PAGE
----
The speed and scale of this youth-fueled urban growth is exceeding the capacities of cities around the world. Cities are unable to keep up with the basic needs of a rapidly growing youth population, which has resulted in a myriad of challenges that are pushing urban institutions to crisis.
Youth Marginalization & Unemployment
There is an increasing number of youth living in cities in the developing world that are facing daunting economic and social challenges, including social exclusion, lack of economic opportunities, and limited access to resources. They are increasingly marginalized, excluded from the economic growth of cities, and forced to live on the margins of society.
This economic and social exclusion is rooted in cities’ failure to create quality jobs. As millions of youth migrate from small towns and villages into urban centers, they face limited opportunities with insufficient infrastructure, housing, and other basic services as well as unequal access to opportunities for education and employment. As such, they are not sharing in and benefiting from the prosperity of their cities. Rather than being at the center of economic activity and growth in cities, the youth find themselves unemployed or living in poverty in the unstable informal sector.
The rapid economic growth of cities has not resulted in similar rises in youth employment. Youth make up over 47 percent of the 200 million people unemployed worldwide. That level amounts to around 90 million unemployed youth. Young people are three times more likely to be unemployed than adults, and those able to find employment are often underemployed or work in the informal sector at insecure, low-skill jobs. As a result, around 152 million youth live on less than US $1.25 a day. UN-Habitat has also found that, globally, 300 million youths are classified as working poor.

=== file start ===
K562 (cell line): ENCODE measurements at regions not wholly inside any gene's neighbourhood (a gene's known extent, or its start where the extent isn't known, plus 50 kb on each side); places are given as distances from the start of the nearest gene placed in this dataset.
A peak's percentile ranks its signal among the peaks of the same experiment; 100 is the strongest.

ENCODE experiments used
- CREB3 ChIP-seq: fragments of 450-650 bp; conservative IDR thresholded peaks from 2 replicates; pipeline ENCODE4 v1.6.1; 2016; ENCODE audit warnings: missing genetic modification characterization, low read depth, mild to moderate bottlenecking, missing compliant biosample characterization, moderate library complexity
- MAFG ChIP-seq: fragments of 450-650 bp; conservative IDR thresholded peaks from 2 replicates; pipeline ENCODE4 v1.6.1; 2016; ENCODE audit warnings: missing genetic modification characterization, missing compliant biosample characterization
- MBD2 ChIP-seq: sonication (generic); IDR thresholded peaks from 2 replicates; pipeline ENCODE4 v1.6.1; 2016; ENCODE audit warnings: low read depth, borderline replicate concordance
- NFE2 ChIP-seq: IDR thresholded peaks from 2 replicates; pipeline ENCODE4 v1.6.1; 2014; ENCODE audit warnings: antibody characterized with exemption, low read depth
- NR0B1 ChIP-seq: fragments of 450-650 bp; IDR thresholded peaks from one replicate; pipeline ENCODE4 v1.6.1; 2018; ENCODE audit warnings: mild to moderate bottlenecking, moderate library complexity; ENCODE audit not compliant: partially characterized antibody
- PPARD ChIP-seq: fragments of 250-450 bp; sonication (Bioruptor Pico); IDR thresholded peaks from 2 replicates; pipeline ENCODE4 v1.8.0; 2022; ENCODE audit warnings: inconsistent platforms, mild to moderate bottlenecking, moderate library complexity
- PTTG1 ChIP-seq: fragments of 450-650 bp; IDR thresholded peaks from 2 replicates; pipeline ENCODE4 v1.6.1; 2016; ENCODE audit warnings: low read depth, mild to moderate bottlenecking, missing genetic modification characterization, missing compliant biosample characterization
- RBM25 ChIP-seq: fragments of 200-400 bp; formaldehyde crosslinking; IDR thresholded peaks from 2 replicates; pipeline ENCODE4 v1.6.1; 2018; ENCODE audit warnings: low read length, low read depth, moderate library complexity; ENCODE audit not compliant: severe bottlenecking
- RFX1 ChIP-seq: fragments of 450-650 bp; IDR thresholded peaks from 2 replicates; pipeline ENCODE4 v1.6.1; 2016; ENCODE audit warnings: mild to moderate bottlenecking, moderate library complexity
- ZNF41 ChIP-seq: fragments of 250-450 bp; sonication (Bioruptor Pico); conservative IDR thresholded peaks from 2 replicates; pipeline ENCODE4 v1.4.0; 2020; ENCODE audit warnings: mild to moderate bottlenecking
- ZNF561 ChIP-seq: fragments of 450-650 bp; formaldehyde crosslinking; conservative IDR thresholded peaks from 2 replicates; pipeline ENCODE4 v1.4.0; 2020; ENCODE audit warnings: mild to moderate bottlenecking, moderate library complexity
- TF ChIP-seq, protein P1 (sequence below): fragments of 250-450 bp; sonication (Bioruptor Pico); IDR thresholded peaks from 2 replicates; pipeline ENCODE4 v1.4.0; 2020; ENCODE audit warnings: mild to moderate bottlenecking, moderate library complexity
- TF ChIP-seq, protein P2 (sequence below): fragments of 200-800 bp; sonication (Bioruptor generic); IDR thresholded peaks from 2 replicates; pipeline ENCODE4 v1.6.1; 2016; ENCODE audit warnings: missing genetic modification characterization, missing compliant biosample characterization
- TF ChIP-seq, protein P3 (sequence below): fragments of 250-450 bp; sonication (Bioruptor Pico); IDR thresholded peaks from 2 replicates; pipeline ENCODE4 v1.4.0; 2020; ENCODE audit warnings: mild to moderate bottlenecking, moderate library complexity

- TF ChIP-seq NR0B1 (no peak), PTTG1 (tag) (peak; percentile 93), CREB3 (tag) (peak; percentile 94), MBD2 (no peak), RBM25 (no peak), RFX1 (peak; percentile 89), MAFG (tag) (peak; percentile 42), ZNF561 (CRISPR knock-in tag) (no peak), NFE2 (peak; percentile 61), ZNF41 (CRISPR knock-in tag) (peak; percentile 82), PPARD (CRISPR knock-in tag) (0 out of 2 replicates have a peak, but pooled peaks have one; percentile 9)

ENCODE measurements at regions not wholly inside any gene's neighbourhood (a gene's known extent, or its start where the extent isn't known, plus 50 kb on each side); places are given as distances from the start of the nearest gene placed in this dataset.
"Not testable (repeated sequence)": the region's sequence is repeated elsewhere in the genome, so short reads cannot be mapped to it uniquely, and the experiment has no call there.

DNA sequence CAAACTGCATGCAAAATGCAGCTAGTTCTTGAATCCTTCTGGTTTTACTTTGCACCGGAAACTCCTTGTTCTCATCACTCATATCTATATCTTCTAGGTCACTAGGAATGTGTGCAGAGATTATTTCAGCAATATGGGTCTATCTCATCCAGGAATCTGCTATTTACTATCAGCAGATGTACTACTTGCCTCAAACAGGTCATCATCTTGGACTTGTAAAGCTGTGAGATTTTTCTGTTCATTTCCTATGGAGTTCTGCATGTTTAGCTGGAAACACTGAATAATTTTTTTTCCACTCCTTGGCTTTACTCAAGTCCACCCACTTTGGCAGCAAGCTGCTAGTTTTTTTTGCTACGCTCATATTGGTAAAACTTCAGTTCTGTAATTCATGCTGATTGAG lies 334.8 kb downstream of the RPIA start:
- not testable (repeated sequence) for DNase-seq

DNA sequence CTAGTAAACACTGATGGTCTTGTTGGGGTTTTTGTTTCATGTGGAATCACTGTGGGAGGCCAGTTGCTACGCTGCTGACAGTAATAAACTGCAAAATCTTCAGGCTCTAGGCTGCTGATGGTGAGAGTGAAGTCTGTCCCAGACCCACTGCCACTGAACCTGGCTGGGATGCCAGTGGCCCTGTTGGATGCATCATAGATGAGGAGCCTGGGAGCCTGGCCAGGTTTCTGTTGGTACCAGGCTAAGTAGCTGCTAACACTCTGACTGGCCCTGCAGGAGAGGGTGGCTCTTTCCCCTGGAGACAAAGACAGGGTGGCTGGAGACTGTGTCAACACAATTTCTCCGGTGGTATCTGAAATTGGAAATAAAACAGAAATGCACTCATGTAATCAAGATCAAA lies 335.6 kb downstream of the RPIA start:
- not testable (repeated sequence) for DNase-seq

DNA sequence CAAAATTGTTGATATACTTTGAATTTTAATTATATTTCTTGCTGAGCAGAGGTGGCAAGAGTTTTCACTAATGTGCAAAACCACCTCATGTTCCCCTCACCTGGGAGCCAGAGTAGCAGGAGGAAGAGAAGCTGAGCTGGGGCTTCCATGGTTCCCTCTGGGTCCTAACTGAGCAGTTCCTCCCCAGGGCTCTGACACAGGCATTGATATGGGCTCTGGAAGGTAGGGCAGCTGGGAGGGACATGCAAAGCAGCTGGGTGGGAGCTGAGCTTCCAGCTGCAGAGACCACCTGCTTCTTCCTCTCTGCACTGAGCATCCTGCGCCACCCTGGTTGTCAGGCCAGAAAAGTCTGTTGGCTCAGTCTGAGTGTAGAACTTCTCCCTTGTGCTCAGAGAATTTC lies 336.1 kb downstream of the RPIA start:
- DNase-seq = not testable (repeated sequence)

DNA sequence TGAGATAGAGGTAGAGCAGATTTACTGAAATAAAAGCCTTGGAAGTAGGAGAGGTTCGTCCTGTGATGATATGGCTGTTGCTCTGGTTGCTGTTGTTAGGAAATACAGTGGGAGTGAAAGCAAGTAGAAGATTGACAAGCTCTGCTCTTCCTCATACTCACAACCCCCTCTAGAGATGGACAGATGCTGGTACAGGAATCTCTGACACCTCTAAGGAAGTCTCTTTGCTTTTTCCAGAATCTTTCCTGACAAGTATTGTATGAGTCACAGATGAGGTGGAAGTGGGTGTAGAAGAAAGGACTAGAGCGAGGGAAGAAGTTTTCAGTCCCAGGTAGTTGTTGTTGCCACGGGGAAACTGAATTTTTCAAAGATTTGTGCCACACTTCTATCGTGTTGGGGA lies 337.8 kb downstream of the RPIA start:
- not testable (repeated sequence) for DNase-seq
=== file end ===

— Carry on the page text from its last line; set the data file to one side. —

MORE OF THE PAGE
As a result of limited job opportunities in the public or formal private sector, millions of young people are forced into the unregulated, exploitative informal sector where wages are not sufficient to cover basic living needs. In addition to the lack of available opportunities, much of the youth population lacks the qualifications or training required by most formal sector jobs. As a result of the underemployment, uncertainty, and low wages characterized by the informal sector, the International Labor Office (ILO) found that 23 percent of working youth live on USD 1 a day or less, making them extremely poor.